HVRP Factsheet #5: Resources for Veterans with Brain Injury and Post Traumatic Stress
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On August 20, 2008, the Labor Department launched America’s Heroes at Work, an online resource that will assist employers in hiring military veterans who have traumatic brain injuries or posttraumatic stress disorder, two increasingly common post-battlefield conditions.
Labor Secretary Elaine L. Chao stated the purpose of the program is to “help these transitioning veterans succeed in the workplace” by establishing “a comprehensive Web site” that “educates employers, human resources
professionals, and the workforce system” in how to assist veterans to “return to full, productive lives through work.”
The new America’s Heroes at Work Web site (http://www.americasheroesatwork.gov) is intended to provide information for employers about TBI and PTSD as well as guidance on implementing workplace accommodations for affected employees. In addition, it will supply information about job coaching and mentoring programs. The Web site also includes contact information for the Job Accommodation Network, which gives employers personalized assistance with job accommodations for disabled veterans.
“What you’re seeing is a recognition that each war is different. Each war has ‘its signature injuries,’ and TBI and PTSD are those of Iraq and Afghanistan, where service is characterized by successive deployments and ‘frequent blasts’ from roadside bombs.” - Charles S. Ciccolella, Assistant Labor Secretary for Veterans’ Employment and Training
“Approximately 225,000 veterans return from active and reserve military duty each year. Since 2001, American service members have sustained approximately 10,000 traumatic brain injuries, of which 80 percent were relatively minor concussions. - David S. Chu, Under Secretary of Defense for Personnel and Readiness
Approximately 20 percent of service members returning from Iraq and Afghanistan have symptoms of PTSD or depression, according to a brochure distributed at the press conference. Vertigo, sleep disturbances, short-term memory loss, and poor concentration are some examples of problems exhibited by people with traumatic brain injuries and post-traumatic stress disorder, speakers said.
An Understanding Employer
Mike Bradley, an Army veteran who returned from Iraq in November with TBI and PTSD, credits his success at the national security firm of Halfaker & Associates to having “an employer who understands.” He said company, which was founded by a disabled veteran, allows him to take frequent short breaks, which he said he needs because he often gets “frustrated.” Many accommodations, he said, related to “simple little things to help us relax.”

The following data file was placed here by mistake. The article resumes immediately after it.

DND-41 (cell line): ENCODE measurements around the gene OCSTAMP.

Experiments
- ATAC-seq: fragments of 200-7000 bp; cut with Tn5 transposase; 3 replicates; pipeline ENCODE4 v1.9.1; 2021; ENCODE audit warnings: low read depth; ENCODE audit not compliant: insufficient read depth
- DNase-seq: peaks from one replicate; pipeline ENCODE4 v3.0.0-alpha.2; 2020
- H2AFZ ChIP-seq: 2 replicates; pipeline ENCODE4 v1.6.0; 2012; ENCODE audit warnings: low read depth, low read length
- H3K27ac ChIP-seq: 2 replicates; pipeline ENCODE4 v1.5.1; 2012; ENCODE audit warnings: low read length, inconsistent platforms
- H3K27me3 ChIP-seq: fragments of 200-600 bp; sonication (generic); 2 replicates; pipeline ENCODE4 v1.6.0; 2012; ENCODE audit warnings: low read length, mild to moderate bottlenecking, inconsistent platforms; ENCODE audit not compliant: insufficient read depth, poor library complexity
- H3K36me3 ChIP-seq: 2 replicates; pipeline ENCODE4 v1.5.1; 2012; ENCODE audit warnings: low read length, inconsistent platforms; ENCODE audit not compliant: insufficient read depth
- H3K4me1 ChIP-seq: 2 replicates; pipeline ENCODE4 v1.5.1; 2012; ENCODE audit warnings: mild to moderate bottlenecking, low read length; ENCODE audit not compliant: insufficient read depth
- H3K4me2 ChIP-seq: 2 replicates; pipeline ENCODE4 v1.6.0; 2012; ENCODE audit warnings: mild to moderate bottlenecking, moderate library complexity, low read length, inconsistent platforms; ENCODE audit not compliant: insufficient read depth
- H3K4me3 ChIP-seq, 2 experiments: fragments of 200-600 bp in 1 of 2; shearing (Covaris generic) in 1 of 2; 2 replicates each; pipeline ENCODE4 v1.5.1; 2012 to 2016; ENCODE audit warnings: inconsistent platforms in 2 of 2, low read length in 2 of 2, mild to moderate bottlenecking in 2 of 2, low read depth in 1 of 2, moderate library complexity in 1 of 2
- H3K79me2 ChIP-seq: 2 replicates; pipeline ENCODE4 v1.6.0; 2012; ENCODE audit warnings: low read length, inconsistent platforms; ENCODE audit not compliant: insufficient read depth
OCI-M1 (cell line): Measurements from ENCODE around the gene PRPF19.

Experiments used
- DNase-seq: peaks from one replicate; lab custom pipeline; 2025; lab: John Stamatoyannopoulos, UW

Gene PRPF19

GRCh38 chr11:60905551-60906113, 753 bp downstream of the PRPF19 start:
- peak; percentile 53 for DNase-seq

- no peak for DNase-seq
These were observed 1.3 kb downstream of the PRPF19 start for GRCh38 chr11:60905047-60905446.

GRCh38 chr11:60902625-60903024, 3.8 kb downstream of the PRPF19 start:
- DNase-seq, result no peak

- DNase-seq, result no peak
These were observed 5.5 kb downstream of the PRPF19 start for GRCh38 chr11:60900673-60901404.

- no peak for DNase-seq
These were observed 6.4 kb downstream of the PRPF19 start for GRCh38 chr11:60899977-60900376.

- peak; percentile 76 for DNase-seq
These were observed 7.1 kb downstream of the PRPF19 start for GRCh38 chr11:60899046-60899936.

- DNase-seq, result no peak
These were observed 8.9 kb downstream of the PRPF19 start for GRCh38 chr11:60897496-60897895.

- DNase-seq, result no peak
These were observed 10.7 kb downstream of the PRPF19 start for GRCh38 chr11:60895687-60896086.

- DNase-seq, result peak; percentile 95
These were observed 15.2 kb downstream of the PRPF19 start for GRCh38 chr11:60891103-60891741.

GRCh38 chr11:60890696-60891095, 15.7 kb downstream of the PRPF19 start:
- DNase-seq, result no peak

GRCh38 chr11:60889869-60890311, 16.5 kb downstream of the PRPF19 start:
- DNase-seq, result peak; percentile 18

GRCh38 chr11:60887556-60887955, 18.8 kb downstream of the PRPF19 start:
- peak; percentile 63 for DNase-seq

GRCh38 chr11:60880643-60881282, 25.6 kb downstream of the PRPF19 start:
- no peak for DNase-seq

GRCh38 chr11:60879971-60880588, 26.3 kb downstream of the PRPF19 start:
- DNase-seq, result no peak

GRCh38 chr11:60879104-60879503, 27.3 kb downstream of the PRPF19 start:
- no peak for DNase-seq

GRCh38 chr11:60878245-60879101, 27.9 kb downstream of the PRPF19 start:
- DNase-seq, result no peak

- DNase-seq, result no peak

Neil Romano, assistant labor secretary for disability employment policy, agreed that “the most important accommodation is understanding.” Romano explained that many accommodations are relatively short term and could be as basic as providing a quiet room for an employee who has trouble concentrating or non-fluorescent lighting for an employee whose migraines are triggered by flickering lights.
Hiring veterans is “not just the right thing to do. It’s the smart thing to do. - Brigadier General Loree K. Sutton, Director of the Defense Centers of Excellence for Psychological Health & Traumatic Brain Injury
“What greater pool of talent is there than our returning service members? American’s HR professionals stand ready to welcome our returning service members.” - Shirley Davis, diversity director for the Society for Human Resource Management.
America’s Heroes at Work is managed jointly by DOL’s Office of Disability Employment Policy and Veterans’ Employment and Training Service in collaboration with other federal agencies, including the Defense, Veterans Affairs, Health and Human Services, and Education departments, and the Social Security Administration. Often, on-the-job challenges of TBI and PTSD can be addressed with simple supports such as alarm clocks, scheduled rest breaks, memory/time management aids, adaptive technology and lighting adjustments. Other practices include job sharing, coaching and mentoring programs.
Go the America’s Heroes website link below. You can select from fact sheets and reference guides, presentations and training tools or just read about real-life success stories. There is also a section for commonly asked questions employers have about the hiring of our returning service members with TBI and/or PTSD. www.americasheroesatwork.gov/resources.html